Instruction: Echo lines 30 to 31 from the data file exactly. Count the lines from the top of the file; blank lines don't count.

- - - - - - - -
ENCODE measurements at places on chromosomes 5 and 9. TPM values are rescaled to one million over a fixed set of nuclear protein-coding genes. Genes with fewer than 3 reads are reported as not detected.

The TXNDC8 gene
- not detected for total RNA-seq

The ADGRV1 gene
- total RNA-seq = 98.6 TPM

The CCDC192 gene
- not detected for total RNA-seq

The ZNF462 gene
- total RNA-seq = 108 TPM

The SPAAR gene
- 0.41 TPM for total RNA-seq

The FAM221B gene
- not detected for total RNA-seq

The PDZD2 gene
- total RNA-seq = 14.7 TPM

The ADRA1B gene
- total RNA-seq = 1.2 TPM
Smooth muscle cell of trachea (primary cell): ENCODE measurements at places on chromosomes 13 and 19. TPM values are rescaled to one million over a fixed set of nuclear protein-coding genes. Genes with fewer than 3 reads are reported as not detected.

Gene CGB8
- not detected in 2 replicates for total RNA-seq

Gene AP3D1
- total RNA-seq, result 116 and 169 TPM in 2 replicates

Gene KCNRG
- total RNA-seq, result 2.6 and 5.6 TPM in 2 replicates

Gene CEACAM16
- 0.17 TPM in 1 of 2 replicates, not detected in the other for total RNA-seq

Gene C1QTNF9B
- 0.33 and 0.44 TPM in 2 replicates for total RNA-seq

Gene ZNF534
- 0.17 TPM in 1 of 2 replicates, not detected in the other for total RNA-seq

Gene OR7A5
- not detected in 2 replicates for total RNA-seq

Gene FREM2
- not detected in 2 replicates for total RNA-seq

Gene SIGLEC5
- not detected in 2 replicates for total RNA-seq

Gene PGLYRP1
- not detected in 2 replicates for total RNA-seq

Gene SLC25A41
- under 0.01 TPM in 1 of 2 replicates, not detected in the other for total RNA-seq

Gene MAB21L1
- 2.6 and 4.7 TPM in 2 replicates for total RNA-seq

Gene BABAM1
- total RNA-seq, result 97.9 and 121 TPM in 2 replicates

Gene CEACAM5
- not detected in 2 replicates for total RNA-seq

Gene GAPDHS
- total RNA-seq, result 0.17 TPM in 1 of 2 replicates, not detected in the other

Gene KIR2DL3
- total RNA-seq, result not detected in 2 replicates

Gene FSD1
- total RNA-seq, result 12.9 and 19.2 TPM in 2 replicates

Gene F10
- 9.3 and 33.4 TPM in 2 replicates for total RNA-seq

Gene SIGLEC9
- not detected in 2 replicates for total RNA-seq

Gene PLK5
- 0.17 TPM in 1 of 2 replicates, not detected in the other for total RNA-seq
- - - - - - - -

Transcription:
- 0.17 TPM in 1 of 2 replicates, not detected in the other for total RNA-seq

Gene OR7A5